Pylorus

The pylorus is the end portion of the stomach, located at the junction of the stomach and small intestine. It acts as a valve that regulates the emptying of the stomach contents.

The pylorus usually stays closed but opens periodically to let a small amount of food into the duodenum, the first part of the small intestine.This food is called chyme — a thick, semifluid mass of partially digested food.

“The small intestine wants to receive babylike food with the consistency of applesauce,” says Dr. Richards.

Why does my stomach “growl”?

No, it isn’t expressing itself. It’s a normal — although sometimes embarrassing — process called "borborygmi." The rumbling sounds come from the GI tract as the pylorus valve opens and a mixture of air and fluid pushes chyme down through the small intestine.

Layers of the stomach wall

There are four layers to the stomach. The mucosa is the innermost later. It is secretory in nature and is in contact with the lumen (the open cavity that fills the stomach).

Beneath the mucosa is the submucosa, a layer of dense, connective tissue that provides structural support and blood supply. The mucosa and submucosa are responsible for acid and digestive enzyme secretion, intrinsic factor release and digestive hormone release (such as gastrin).

The muscularis propria is the muscle layer. It grinds food into smaller particles and controls the release of these particles into the duodenum. As the muscle relaxes, the stomach distends and stores food. Contraction of the muscle is essential for grinding, mixing and delivering the gastric contents to the small intestine.

The outside layer is the serosa, which is a thin, strong layer of connective tissue that covers the muscle layer. The serosa does not aid in the digestive process, but its slippery surface protects the stomach from friction.

Conditions that affect the stomach

Gastritis

Gastritis occurs when the mucosa layer of the stomach lining becomes inflamed. Symptoms may include epigastric (above the stomach) abdominal pain, nausea, vomiting or bloating.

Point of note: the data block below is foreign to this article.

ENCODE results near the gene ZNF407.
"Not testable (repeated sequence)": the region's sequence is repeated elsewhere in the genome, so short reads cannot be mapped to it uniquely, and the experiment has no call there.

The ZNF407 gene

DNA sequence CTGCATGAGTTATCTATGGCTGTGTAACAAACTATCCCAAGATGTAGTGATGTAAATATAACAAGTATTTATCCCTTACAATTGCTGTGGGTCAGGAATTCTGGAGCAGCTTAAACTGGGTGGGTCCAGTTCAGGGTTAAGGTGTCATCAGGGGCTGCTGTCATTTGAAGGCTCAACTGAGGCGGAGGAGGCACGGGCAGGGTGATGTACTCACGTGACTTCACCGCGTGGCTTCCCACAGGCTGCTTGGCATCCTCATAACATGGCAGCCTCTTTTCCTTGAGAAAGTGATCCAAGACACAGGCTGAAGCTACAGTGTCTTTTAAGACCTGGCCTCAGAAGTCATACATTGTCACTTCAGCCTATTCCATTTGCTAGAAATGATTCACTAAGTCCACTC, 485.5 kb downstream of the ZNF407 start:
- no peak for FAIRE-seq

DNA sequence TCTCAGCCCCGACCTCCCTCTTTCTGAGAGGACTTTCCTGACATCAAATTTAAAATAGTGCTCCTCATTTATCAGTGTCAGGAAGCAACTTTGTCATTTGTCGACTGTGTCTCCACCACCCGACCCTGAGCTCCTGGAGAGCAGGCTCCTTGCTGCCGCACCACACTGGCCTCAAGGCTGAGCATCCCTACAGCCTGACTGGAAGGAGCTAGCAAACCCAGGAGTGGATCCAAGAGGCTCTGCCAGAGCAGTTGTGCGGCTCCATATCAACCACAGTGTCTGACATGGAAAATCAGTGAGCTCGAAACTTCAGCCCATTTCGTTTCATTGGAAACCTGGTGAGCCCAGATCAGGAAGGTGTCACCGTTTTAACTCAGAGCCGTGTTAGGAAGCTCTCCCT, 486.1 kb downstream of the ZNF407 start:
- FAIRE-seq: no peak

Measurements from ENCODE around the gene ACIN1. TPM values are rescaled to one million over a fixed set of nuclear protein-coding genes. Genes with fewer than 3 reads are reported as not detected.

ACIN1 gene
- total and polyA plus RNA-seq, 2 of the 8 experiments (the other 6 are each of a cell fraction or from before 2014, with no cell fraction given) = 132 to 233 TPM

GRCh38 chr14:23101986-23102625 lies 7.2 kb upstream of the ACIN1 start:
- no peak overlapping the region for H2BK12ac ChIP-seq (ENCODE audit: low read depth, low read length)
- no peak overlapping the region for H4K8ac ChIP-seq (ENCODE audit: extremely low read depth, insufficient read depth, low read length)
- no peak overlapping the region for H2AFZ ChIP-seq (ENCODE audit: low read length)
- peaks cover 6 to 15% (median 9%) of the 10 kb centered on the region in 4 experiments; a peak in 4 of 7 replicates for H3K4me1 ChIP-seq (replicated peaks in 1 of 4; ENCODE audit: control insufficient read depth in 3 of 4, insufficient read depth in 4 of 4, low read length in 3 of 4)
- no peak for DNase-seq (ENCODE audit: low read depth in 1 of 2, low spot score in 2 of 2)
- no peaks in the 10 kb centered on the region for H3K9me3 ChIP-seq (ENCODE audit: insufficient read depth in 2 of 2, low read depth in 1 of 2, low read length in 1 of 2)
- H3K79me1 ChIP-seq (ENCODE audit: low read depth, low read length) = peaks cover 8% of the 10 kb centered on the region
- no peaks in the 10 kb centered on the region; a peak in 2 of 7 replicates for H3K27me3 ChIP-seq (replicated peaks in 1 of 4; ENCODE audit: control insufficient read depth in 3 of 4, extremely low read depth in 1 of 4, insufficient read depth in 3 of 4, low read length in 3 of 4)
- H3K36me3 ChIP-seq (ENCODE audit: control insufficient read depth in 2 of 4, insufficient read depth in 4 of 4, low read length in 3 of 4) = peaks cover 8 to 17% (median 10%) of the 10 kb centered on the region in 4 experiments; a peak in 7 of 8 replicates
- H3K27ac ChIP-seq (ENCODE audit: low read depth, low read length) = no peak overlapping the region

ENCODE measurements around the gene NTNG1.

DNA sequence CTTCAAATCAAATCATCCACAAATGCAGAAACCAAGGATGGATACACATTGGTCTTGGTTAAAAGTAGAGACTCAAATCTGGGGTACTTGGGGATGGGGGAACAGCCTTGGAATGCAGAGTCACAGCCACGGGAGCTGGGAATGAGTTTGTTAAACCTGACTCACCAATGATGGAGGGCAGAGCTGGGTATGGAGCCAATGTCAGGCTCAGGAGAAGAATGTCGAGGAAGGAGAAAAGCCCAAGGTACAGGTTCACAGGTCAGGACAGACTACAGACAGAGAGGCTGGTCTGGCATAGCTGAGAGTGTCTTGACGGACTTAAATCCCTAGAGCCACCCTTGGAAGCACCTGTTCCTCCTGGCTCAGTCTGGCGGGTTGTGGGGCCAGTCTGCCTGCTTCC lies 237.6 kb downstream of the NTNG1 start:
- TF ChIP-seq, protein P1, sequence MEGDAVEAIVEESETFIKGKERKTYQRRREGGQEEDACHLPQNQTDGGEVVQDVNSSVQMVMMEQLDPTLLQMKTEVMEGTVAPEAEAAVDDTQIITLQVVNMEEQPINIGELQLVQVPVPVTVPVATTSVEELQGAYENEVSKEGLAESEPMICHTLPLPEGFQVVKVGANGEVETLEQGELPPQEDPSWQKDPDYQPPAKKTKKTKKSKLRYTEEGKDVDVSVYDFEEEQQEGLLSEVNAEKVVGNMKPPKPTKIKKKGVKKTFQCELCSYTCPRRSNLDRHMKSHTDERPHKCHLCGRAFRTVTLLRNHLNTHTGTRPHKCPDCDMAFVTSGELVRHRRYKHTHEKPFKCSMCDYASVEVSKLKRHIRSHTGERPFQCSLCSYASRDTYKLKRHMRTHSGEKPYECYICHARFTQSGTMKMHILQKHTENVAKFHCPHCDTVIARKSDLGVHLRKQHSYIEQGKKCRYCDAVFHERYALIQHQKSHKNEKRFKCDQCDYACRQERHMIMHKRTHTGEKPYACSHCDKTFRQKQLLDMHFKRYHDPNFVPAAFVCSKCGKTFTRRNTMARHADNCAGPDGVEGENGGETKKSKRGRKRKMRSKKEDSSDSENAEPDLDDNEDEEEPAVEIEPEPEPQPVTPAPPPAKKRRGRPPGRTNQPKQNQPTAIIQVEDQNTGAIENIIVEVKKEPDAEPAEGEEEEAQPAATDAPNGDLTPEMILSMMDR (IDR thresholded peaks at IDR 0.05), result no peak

The most common causes of gastritis are Helicobacter pylori (H. pylori) infection andnonsteroidal anti-inflammatory drugs.

H. pylori is a rod-shaped bacteria that lives in the mucus layer above the stomach lining. It is less common in developed countries like the United States because it is spread by contaminated food or water.

Treatment for gastritis may include antibiotics for an H. pylori infection, an acid-suppression medication such as a proton pump inhibitor or discontinuing the use of NSAIDs like aspirin and ibuprofen.

Peptic ulcer disease

Peptic ulcer disease occurs when the stomach acid and pepsin successfully penetrate the stomach or intestinal lining causing ulcers to develop.

The disease is defined as a break in the mucosa layer of the stomach lining or the duodenum. Ulcers can cause abdominal pain, nausea and, in some cases, bleeding.Occasionally the ulceration can go through the full thickness of the stomach or duodenum and cause a perforation in the stomach or intestinal lining.

The two most common causes of ulcers are H. pylori infection and the use of NSAIDs.

“H. pylori is a huge cause of peptic disease,” says Dr. Richards. “By finding it and eradicating it, we can greatly reduce the risk of developing an ulcer or getting another.”